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Impact Investing

IPE special report May 2018

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ABP Investments’ US courage

The first European pension fund to establish a US investment office describes its thinking
SETTING up the office of ABP Investments US in New York, began in the summer of 1998. Since then, 25 people have been working there, more than half of them Americans. The majority of the seven or eight people still needed will also be locals. Once they have been recruited the office will be at full strength.
Paul Spijkers manages the office on the sixteenth floor of 450 Lexington Avenue. He sums up the office’s responsibilities: “We are supervising the American equity portfolio, which is still fully under external management. The size of the portfolio will be approximately $22bn by the end of 2000. We invest in real estate by buying shares in Real Estate Investment Trusts. This portfolio is currently being expanded, and will be worth $3.5bn at the end of next year. The office functions as an outpost of the Amsterdam office for real estate also.”
Fixed-income: The third category of investments, US fixed income, is Spijkers’ direct responsibility. “The portfolio which was already under external management, is being monitored by us in New York, while we manage new money invested ourselves. Structuring that process is in full swing. At the end of 2000, this portfolio should be worth $14bn.”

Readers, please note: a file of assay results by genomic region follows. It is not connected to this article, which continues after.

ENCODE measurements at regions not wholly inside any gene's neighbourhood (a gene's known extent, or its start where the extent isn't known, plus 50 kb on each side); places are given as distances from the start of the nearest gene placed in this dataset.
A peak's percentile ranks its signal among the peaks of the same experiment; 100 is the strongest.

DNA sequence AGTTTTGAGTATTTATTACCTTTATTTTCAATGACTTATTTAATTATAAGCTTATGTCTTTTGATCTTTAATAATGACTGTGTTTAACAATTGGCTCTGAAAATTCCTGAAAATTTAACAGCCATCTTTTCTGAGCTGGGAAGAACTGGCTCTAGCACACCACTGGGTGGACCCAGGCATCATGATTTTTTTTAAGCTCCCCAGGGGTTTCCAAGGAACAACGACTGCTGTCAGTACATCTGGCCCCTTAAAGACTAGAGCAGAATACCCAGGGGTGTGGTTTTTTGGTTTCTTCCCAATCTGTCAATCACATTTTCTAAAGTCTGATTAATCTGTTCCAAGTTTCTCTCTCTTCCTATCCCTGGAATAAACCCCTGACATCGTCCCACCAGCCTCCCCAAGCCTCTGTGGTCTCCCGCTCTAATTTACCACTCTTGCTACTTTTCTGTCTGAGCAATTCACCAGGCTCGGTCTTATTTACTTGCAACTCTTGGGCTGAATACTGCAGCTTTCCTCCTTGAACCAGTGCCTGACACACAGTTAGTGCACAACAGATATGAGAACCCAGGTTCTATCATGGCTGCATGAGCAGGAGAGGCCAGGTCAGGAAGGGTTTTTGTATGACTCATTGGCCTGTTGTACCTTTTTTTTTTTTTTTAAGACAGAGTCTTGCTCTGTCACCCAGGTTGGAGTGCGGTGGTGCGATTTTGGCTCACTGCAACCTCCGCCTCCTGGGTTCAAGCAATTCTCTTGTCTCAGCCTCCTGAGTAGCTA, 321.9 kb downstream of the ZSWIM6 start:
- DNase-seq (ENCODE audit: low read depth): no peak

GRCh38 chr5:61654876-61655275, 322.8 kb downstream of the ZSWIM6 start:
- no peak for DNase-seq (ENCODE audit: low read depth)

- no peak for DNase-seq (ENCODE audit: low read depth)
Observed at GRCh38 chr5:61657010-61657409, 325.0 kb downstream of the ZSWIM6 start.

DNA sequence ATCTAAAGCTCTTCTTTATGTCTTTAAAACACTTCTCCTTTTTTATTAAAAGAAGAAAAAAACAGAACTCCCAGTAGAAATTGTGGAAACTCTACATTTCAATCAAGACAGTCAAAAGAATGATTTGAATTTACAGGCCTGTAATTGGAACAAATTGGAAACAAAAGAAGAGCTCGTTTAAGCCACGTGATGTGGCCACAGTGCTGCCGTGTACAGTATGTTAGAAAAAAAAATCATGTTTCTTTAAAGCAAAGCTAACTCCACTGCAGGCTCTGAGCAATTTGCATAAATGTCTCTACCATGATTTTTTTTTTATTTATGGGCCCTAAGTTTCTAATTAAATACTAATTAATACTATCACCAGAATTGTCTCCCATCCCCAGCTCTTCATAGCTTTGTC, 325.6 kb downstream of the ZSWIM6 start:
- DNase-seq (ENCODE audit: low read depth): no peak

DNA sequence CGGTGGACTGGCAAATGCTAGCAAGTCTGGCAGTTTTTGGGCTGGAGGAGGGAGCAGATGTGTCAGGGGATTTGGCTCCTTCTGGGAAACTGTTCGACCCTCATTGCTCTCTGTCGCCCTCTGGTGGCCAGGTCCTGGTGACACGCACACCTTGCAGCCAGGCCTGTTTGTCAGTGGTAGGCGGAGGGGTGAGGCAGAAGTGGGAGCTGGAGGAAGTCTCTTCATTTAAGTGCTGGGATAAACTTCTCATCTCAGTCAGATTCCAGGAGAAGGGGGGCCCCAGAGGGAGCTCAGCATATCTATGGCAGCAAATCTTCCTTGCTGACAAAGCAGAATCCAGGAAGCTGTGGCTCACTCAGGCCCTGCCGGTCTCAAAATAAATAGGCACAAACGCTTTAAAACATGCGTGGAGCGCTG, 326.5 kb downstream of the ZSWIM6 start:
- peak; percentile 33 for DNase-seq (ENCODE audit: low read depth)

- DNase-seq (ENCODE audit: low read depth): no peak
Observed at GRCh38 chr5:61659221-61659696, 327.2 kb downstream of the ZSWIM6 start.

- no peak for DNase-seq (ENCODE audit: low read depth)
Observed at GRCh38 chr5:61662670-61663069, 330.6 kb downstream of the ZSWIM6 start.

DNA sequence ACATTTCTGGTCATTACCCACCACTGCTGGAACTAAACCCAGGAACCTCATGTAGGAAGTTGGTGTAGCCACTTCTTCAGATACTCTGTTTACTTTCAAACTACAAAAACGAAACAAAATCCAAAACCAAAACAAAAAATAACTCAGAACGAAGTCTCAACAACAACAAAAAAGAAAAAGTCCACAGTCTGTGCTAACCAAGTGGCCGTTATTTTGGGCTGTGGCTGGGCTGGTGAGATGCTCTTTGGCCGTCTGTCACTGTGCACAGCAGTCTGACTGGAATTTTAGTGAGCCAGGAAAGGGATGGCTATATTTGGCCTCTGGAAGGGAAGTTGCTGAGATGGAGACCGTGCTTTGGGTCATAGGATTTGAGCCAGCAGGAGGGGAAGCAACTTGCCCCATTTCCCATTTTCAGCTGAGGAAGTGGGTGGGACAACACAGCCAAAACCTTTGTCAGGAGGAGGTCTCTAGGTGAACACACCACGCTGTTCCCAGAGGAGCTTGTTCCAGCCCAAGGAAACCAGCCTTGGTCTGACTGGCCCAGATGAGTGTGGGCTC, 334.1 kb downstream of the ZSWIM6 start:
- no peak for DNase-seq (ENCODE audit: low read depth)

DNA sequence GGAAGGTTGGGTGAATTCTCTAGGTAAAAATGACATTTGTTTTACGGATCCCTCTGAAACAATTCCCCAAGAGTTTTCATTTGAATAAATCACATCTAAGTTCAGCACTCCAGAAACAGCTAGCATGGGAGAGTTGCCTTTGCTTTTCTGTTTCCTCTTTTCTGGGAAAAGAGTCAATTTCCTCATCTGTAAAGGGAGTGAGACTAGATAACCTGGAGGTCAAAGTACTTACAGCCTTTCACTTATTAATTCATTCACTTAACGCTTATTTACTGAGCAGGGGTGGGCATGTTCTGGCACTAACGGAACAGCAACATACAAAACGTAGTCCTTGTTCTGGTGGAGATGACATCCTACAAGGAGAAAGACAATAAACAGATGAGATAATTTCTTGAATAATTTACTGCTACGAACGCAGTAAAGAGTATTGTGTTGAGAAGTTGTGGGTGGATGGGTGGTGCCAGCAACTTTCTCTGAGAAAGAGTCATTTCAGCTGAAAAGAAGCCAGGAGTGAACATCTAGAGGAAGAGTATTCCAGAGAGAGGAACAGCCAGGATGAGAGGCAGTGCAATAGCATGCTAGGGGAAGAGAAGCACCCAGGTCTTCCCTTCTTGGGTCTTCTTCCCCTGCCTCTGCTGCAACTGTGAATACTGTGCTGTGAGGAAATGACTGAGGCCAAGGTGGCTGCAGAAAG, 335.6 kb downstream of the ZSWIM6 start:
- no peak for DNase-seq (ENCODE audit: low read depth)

He continues: “Part of the existing fixed-income investments in the US will come under our own management while we will be carrying out new investments ourselves. In the end, 10% of the entire fixed income portfolio will continue to be managed externally.”
What kinds of investment do they involve? “It is not a market in which you can place orders unnoticed. We are talking about highly specialised portfolios. They are the result of the strategic decision to diversify the fixed income portfolio and shift the emphasis to markets that can deliver higher returns than the government bonds we have always been investing in. In the US, they involve corporate loans and mortgage loans. These markets are not fully developed in Europe, but significant growth is taking place. They have existed for a while in the US, so that we can speak of a mature market there. If you have opted for this strategy, there is actually only one appropriate approach, that is to manage the portfolio yourself in the US. In order to be able to manage American fixed income portfolio of this nature, you need particular specialist knowledge which is not available in the Netherlands. The alternative, bringing the entire portfolio under external management is very expensive.”
The savings made by setting up a specialist organisation in the US that can manage the portfolio itself is not the only advantage. As already mentioned, the European market for corporate loans and tradable mortgages is gaining ground strongly. The knowledge being accumulated in the American market segments can subsequently be used to help build up the organisation in the Netherlands.